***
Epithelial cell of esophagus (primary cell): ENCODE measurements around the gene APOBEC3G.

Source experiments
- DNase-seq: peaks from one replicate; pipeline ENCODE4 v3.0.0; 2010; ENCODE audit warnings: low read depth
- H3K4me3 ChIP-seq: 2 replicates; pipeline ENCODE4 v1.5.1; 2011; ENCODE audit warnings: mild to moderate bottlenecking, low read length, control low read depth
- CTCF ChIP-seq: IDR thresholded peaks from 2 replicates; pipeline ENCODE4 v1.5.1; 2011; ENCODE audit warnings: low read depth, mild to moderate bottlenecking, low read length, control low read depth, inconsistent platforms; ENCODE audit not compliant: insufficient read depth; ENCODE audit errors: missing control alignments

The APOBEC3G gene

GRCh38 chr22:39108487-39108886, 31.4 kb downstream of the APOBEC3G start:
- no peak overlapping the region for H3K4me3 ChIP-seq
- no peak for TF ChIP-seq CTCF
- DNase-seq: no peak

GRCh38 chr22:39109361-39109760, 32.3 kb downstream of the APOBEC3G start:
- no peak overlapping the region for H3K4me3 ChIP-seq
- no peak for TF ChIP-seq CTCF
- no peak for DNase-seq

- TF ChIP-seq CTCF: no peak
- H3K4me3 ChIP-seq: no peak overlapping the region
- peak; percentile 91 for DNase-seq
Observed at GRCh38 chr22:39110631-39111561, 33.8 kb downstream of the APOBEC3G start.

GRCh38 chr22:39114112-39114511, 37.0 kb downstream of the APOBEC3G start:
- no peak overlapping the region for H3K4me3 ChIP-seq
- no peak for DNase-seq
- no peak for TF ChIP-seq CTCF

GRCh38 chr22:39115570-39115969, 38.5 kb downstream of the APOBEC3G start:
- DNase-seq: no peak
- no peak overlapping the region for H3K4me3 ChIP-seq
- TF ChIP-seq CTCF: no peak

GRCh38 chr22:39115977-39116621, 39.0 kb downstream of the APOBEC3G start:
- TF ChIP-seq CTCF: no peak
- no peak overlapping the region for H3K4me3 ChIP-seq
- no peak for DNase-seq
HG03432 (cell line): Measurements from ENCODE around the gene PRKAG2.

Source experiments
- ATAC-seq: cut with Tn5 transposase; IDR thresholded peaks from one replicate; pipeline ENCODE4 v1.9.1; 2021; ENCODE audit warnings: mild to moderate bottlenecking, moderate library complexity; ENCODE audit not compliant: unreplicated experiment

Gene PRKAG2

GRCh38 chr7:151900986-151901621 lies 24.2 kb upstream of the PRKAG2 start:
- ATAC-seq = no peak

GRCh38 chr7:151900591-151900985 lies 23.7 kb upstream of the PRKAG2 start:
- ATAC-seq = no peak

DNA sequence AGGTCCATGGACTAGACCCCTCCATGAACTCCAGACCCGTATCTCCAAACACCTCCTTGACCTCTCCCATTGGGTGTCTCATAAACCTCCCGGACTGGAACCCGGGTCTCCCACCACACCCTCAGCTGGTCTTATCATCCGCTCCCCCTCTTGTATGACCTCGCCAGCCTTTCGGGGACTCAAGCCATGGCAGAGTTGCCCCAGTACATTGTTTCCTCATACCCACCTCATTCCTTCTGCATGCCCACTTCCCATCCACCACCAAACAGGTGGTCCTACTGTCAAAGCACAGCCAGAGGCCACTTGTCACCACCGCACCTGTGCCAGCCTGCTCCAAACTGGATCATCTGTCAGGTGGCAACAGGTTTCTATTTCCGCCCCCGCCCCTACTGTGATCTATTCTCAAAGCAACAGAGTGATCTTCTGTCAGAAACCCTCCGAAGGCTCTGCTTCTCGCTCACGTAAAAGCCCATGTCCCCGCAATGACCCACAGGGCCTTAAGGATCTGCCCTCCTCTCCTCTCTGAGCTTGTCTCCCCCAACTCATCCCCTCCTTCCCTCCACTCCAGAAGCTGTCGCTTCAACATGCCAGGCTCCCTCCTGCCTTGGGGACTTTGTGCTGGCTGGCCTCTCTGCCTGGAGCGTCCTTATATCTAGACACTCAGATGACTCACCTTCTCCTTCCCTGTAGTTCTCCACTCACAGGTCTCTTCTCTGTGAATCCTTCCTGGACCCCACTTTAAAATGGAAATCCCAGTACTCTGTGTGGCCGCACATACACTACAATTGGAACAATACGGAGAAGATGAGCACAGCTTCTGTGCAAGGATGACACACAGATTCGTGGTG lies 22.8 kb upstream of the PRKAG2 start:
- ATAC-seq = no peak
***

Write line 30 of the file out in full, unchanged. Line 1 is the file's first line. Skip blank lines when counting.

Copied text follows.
- no peak for DNase-seq